The Law Society has raised concerns over the family court system, where care proceedings and parental separation cases have been prolonged, leaving “thousands of children in limbo”.
The Children and Family Court Advisory and Support Service (CAFCASS) figures revealed children involved in public law cases and separated from their parents by the state in and around Taunton's designated family judge area had to wait for 48 weeks to get a final decision on their living arrangements in the last quarter of 2022.
The waiting time decreased compared to the year before when it was 52 weeks. The Government recommended target is 26 weeks, which only one area did not exceed.
As of May, there were over 52,000 children affected by family court cases. More than 80,000 were caught up in private family law proceedings in the year to March, which were estimated to take almost 45 weeks to be resolved.
The Law Society is calling on the Government to restore early legal advice in family law cases to help parents better understand their rights and options for resolving issues involving children.
Lubna Shuja, Law Society president, said: “What is often missed in the debate around the unacceptable backlogs in our family courts is the impact on children. They are suffering the very real consequences of months and sometimes years of uncertainty about their future, preventing them from having the stability they need to thrive.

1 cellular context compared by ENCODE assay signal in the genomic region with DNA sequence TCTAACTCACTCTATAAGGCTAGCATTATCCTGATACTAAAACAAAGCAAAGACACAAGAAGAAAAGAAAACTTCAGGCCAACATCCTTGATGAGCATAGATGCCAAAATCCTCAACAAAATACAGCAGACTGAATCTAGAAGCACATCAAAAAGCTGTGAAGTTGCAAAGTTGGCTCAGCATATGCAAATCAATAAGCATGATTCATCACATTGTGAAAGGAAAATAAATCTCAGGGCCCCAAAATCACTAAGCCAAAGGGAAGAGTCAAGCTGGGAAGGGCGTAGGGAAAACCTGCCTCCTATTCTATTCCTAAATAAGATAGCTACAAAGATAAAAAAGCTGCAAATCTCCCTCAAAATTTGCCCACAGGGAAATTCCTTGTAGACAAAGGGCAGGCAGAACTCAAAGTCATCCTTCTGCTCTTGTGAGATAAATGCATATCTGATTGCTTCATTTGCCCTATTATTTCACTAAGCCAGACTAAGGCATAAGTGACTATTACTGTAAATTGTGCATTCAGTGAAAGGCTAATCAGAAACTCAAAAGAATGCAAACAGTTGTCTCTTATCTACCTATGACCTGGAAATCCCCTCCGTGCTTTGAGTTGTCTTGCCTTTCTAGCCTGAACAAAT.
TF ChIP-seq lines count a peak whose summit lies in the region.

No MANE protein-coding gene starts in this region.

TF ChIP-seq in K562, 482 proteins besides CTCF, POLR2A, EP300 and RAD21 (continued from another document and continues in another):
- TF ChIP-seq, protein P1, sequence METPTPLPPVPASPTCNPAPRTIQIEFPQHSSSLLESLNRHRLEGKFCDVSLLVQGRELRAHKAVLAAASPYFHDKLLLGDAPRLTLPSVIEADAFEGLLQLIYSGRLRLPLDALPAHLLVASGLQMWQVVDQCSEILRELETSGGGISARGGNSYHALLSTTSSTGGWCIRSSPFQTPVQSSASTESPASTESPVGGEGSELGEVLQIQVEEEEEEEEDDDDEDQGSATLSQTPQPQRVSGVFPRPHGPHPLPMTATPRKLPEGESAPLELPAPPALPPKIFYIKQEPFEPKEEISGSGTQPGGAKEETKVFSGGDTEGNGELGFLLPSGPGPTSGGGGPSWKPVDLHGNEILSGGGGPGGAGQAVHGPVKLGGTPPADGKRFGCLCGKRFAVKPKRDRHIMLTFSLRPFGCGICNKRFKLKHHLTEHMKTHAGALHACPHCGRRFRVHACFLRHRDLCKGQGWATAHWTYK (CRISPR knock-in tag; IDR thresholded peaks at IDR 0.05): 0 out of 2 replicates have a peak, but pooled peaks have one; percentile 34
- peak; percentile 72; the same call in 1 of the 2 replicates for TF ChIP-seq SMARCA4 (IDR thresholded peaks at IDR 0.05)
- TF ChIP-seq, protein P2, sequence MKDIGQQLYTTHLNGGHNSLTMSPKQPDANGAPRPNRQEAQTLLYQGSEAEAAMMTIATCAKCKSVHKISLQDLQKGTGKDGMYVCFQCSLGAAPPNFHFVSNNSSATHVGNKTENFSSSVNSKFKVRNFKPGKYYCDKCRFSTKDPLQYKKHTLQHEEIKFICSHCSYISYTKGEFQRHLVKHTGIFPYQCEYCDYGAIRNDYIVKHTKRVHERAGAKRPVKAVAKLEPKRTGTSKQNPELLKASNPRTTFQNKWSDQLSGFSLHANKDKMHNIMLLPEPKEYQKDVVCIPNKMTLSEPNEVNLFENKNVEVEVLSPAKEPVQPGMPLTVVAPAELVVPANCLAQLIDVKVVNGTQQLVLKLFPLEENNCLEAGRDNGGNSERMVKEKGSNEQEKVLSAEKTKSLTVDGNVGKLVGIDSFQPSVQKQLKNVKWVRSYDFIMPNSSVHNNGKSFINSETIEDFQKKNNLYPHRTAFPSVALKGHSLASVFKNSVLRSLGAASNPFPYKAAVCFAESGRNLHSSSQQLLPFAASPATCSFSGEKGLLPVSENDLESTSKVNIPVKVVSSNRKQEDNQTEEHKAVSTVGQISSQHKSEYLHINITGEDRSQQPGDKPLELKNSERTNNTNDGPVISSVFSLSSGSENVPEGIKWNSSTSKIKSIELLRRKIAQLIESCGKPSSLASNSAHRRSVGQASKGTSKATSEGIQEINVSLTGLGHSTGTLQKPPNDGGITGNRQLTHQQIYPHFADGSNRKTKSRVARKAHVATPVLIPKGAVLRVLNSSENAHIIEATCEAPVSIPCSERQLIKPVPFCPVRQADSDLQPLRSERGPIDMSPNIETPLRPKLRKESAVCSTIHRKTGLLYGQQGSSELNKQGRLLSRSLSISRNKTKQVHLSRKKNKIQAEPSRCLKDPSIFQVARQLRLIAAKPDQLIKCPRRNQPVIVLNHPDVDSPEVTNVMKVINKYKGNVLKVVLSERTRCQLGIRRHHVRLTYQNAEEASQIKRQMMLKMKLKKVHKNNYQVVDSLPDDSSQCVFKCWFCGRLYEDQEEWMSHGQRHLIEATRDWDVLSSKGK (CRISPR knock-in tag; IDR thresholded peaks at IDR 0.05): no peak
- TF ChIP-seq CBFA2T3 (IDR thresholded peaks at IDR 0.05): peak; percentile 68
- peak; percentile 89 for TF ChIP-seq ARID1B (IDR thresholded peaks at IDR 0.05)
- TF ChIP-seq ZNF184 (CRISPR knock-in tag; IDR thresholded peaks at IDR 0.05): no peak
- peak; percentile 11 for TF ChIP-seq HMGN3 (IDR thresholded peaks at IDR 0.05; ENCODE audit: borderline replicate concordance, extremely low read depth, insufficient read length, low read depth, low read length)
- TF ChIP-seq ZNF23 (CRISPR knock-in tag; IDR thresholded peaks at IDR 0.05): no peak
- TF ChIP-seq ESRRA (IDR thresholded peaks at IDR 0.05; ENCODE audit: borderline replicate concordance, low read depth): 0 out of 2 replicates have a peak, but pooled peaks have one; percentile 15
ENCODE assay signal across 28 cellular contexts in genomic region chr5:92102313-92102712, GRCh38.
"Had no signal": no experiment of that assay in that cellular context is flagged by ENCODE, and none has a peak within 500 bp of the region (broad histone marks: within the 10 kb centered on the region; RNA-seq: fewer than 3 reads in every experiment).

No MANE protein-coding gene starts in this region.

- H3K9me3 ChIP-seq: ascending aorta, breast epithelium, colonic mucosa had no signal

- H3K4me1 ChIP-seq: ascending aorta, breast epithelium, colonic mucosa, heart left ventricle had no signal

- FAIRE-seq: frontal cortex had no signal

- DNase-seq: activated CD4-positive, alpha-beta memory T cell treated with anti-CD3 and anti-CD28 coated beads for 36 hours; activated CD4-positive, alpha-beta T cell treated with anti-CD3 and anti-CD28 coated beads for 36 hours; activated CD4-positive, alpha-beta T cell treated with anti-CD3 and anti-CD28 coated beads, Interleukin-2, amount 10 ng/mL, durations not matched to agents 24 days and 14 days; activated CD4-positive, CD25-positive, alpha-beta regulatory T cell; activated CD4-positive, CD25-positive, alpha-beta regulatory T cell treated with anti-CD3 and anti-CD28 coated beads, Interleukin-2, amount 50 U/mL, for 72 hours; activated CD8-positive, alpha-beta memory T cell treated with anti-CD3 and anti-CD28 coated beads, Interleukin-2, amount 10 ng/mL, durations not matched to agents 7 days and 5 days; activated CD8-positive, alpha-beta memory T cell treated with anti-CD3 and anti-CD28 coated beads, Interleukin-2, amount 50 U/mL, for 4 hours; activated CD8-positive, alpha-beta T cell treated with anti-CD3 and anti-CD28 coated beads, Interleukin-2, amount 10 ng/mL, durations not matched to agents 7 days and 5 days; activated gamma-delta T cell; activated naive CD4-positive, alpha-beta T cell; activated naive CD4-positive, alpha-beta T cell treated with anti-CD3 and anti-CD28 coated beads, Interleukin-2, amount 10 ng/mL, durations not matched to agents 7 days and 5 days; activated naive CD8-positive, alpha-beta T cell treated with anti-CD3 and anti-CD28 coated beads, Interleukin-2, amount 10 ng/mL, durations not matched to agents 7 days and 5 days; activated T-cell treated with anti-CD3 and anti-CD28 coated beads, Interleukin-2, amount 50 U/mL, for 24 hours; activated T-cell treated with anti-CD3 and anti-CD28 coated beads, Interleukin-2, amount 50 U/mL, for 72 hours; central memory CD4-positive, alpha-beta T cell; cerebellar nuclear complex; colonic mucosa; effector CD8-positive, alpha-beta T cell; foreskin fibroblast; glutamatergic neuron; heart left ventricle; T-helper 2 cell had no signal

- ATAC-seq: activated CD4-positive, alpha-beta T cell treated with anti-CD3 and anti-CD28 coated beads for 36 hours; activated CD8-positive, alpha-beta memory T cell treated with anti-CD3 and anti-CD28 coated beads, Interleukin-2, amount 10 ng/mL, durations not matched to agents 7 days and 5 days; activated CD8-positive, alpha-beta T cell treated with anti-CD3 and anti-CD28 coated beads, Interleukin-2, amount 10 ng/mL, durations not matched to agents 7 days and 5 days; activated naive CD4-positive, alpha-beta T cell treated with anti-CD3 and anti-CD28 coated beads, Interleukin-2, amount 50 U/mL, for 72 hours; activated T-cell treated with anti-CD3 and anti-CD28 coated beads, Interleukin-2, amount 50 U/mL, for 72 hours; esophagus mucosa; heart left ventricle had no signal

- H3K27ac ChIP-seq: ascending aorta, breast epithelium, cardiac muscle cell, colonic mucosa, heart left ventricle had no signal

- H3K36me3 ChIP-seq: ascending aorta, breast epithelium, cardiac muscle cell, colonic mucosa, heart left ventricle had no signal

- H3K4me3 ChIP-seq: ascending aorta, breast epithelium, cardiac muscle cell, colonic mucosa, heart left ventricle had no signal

“Our members are telling us of instances where court delays are leading to increased tension between parties. This is undermining a collaborative and child-centred approach to family separation.”
In the areas covered by Taunton's family judge there were 701 children involved in private law proceedings and 178 children waiting for a public law case to be resolved in 2021.
Cris McCurley, a member of the Law Society’s Access to Justice Committee, said the entire family courts system is creaking after years of austerity and neglect.
“As a practitioner it is heartbreaking to have to deal with the consequences of this and I worry about the effect on children, some of whom have not seen their primary carer parent for more than three years. There needs to be investment in the system, now,” she added.
A Ministry of Justice spokesperson said: “We want to support family disputes to be resolved as effectively and quickly as possible and where appropriate to avoid the stress and conflict of the courtroom.
“That is why we have been taking decisive action to improve waiting times in the family courts, with over 3,000 more private law cases reaching conclusion in 2022 than in 2017, and are investing £24 million in our landmark mediation scheme to prevent disputing parents from needing to go to court in the first place – while also investing millions in early legal support for those who do need to see a judge.”